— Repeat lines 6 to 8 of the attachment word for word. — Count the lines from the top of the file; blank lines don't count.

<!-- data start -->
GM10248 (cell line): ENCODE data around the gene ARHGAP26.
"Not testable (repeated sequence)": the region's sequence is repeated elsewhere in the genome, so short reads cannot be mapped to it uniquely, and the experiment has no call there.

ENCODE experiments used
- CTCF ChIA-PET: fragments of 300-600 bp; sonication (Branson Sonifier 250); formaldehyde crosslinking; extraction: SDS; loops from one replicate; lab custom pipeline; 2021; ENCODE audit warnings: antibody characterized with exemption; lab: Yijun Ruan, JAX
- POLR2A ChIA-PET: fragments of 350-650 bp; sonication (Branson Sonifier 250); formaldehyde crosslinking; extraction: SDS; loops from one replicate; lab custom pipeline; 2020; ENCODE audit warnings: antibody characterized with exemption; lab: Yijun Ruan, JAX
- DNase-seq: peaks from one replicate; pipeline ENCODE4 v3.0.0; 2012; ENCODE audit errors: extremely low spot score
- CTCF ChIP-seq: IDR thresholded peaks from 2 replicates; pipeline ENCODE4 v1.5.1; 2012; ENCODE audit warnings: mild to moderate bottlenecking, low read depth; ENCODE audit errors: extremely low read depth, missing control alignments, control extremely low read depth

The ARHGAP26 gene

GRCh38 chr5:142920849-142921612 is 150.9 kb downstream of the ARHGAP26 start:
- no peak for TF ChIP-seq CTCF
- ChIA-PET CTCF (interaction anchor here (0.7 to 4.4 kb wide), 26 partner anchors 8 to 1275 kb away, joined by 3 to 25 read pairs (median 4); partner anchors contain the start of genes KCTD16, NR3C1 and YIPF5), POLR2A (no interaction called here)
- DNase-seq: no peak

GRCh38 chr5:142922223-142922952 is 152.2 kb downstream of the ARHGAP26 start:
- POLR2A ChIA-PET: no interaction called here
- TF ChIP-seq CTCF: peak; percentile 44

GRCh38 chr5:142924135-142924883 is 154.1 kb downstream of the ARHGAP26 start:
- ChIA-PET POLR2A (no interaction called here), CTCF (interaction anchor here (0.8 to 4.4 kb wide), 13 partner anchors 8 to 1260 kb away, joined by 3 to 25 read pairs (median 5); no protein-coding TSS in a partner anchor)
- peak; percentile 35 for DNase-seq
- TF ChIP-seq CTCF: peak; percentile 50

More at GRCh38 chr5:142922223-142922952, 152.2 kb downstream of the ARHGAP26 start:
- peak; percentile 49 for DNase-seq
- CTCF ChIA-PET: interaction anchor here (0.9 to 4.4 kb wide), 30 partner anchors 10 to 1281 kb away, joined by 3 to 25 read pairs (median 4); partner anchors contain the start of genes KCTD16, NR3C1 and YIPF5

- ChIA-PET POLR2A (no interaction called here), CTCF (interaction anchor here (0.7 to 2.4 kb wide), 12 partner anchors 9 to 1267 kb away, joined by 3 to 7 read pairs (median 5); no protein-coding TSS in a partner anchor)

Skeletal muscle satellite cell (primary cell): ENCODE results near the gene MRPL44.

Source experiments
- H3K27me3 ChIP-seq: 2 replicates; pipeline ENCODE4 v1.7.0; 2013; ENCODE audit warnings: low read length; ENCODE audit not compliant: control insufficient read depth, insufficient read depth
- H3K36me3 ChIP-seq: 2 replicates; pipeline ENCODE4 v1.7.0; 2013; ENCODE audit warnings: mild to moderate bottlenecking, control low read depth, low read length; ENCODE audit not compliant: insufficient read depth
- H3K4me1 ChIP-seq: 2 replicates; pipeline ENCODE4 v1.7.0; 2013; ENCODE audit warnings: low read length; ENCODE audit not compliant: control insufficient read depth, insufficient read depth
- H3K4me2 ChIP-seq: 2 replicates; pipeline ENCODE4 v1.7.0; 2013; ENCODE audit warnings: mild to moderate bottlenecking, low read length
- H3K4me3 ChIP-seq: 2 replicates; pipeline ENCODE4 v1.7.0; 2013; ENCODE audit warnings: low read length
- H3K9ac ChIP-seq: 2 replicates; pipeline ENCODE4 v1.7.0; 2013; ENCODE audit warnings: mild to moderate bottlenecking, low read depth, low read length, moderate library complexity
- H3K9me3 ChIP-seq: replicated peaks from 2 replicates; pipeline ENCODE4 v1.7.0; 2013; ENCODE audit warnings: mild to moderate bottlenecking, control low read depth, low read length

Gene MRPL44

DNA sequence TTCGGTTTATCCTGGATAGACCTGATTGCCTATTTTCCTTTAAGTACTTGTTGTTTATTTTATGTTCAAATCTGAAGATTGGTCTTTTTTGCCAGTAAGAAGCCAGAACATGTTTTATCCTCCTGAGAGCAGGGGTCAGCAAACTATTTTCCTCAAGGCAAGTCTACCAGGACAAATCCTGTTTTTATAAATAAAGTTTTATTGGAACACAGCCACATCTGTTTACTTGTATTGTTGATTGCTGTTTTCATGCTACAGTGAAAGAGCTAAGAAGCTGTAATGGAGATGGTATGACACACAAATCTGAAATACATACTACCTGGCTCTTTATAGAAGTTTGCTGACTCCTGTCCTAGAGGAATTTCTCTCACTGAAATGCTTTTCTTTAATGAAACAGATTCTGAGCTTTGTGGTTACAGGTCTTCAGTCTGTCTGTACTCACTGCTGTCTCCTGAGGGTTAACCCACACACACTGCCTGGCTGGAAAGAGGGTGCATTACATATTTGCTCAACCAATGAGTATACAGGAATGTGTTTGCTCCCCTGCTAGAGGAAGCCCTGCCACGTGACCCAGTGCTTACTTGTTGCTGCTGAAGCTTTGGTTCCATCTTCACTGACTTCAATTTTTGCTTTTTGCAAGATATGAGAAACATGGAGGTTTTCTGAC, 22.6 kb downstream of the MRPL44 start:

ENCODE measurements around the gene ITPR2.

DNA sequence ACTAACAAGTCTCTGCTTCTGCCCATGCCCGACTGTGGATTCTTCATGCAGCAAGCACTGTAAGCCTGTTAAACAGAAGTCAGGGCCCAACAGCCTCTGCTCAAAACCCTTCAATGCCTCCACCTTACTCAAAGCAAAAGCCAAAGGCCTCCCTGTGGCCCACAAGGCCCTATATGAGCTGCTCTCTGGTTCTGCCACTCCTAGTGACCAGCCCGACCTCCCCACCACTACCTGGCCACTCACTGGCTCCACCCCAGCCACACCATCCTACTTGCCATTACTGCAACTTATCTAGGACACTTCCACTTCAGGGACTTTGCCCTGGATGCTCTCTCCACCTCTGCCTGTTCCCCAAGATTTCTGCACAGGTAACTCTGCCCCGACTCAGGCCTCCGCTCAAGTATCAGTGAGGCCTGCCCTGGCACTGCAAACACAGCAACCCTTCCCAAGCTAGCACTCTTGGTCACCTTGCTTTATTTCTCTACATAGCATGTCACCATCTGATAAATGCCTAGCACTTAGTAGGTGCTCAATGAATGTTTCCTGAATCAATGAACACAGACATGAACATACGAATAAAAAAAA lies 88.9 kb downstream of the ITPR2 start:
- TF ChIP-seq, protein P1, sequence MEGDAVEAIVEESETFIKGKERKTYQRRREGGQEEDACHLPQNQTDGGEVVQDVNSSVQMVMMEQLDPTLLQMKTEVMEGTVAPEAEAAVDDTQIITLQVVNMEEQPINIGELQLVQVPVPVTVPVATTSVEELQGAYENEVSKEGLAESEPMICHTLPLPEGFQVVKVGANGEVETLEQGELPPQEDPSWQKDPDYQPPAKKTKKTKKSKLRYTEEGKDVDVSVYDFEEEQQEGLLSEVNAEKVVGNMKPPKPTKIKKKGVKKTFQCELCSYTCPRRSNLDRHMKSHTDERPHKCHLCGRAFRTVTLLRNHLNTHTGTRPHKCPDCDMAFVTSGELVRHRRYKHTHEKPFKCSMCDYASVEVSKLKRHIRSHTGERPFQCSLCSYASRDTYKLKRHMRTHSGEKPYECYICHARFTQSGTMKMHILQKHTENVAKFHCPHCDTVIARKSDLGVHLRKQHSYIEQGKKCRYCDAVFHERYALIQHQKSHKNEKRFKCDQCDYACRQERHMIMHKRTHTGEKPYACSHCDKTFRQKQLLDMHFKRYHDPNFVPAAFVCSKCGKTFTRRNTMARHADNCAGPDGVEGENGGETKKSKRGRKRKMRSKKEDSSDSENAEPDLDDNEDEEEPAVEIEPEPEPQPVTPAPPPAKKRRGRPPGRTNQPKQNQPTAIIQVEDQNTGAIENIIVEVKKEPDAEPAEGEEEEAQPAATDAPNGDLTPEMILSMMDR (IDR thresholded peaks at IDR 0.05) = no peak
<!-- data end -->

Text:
- DNase-seq: peaks from one replicate; pipeline ENCODE4 v3.0.0; 2012; ENCODE audit errors: extremely low spot score
- CTCF ChIP-seq: IDR thresholded peaks from 2 replicates; pipeline ENCODE4 v1.5.1; 2012; ENCODE audit warnings: mild to moderate bottlenecking, low read depth; ENCODE audit errors: extremely low read depth, missing control alignments, control extremely low read depth

The ARHGAP26 gene